Top tips for intercalating as a dental student
Sneha Chotaliya discusses her top tips for any dental students who are considering intercalating whilst at dental school. She shares her own experiences of navigating all the different stages involved. She intercalated at the University of Leicester Medical School with an intercalated masters in medical research.
The decision to intercalate can involve a multitude of factors including the finance and time available. As well as finding the right ‘fit’ for a degree and potential career benefits.
Intercalating involves taking one year out of your dental degree to complete another degree in a single year. This will earn you an official degree such as iBSc (intercalated bachelors of science), iMRes (intercalated masters in research), iBA (intercalated bachelors in arts) or iMSc (intercalated masters in science) etc.
Intercalation offers many benefits. For example, it can help students to critically appraise research articles, enhance their ability to clinically judge and even develop their communication efficiency with patients.
Below I share some of my top tips from my own experience and what the whole journey taught me.
Intercalation may seem like an additional year to an already long degree. But it is certainly a great investment into your dental career and your evidence-based dentistry skills.
You will gain a wealth of experience from this journey and be able to apply it to your life and career. To make the most out of the extra degree, it is good to organise and prepare yourself.
Here are some pointers to help you start asking the right questions to yourself.
Researching your subject
It is a good idea to have an idea of what sort of intercalated degree you want to do. Reading around the subject, attending different talks, and speaking to different academics in your university can help you figure out where your interests are.
Depending on the subject, some degrees will be assessed entirely through exams. Some may have a research project with a dissertation.
Think about what interested you had during your previous pre-clinical years at dental school. You will study that in a lot more detail.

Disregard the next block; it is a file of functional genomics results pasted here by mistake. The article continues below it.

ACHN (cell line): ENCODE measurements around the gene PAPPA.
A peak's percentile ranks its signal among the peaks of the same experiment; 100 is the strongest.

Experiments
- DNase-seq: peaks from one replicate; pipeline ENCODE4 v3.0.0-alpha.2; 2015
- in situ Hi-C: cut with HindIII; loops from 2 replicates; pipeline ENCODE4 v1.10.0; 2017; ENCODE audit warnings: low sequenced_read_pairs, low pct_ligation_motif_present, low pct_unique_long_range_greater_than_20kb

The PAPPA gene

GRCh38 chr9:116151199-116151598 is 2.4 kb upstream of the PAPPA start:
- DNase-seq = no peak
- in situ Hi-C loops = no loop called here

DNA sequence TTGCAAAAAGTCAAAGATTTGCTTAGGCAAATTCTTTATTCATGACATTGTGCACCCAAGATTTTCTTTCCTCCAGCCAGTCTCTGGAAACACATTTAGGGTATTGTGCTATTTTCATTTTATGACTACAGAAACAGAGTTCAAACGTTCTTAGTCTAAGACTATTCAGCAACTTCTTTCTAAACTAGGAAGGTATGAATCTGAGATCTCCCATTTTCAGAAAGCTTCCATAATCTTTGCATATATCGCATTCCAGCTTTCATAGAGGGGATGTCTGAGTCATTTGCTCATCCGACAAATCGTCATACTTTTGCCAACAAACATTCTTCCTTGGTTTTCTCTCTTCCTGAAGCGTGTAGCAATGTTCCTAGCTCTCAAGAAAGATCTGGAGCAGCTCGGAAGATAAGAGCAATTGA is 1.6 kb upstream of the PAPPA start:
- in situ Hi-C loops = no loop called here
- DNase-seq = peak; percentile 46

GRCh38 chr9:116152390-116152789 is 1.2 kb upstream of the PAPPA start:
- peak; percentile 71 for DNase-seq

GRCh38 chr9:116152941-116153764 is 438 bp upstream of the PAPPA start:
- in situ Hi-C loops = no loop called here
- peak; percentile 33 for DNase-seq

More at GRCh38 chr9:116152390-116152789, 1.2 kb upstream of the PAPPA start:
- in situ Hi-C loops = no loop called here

Have a look if a similar or better programme is offered at another university. The website intercalate.co.uk is a great website to look at. However, you should follow this up on the university website to ensure all information you have is accurate and up to date.
- If you are considering studying at the same university, you may get discounted tuition fees
- If you are considering intercalation at another university, you may have to pay the full tuition price
- You will probably be asked to suspend your studies at your current university if you choose to spend the year elsewhere.
If you are intercalating between years four and five, you will therefore need to ensure you organise the care of your patients and other students continue it.
It is important to do your research and start early for this. If you are planning to intercalate at another university, as an external applicant your deadline might be earlier to allow for a formal selection process.
Deadlines can range from November to March. If you are planning to intercalate at your current institution, the deadline may be later as there would be less administration work involved.
Studying dentistry is already a big financial commitment. But do not let that deter you from intercalating. There are many options available to you.
- You may be able to obtain funding using Student Finance England’s post-graduate loan
- You can access scholarships, grants and help from charities or alumni organisations
- Your family and relatives may be able to help too.
Bachelors or masters?
Do you want to complete a bachelors degree or a masters degree?
Some universities offer students a masters degree that you can complete in a year after the third year at dental school.
The standards are higher, and it may require more work from you. It may also be a longer academic year than a bachelors programme.
For example, if it is a research-orientated degree, you may have taught classes and other assignments alongside your main research project and dissertation.
Returning from your intercalated studies to dental school
- You may need to contact your school office to organise the administration work for your return to clinical study
- It is always good to ensure your diary is ready well in advance by assigning new patients for your return. Ensure you book these into your clinical slots and organise everything so you’re ready. This will help to make the most of every clinical session
- You may need to contact relevant dental school leads to update your operative, radiology and local anaesthetic competencies before starting to treat patients again
- Do you need to reactivate any accounts or reset any logins? This may include your university logins, NHS logins or dental software logins
- If you do not already know many people in your new academic year, make sure you introduce yourself and let everyone know you are the new addition to the family!
Lastly, make sure you enjoy yourself and make the most out of the great opportunity. Everything will work out!
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